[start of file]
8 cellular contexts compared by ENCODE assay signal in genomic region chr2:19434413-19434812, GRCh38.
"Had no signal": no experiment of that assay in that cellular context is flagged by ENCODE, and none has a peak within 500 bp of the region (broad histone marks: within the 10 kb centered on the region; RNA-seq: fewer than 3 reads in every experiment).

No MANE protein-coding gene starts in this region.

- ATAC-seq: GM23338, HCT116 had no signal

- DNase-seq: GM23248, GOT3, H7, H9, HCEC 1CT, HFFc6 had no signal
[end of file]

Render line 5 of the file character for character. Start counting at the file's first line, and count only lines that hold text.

- DNase-seq: GM23248, GOT3, H7, H9, HCEC 1CT, HFFc6 had no signal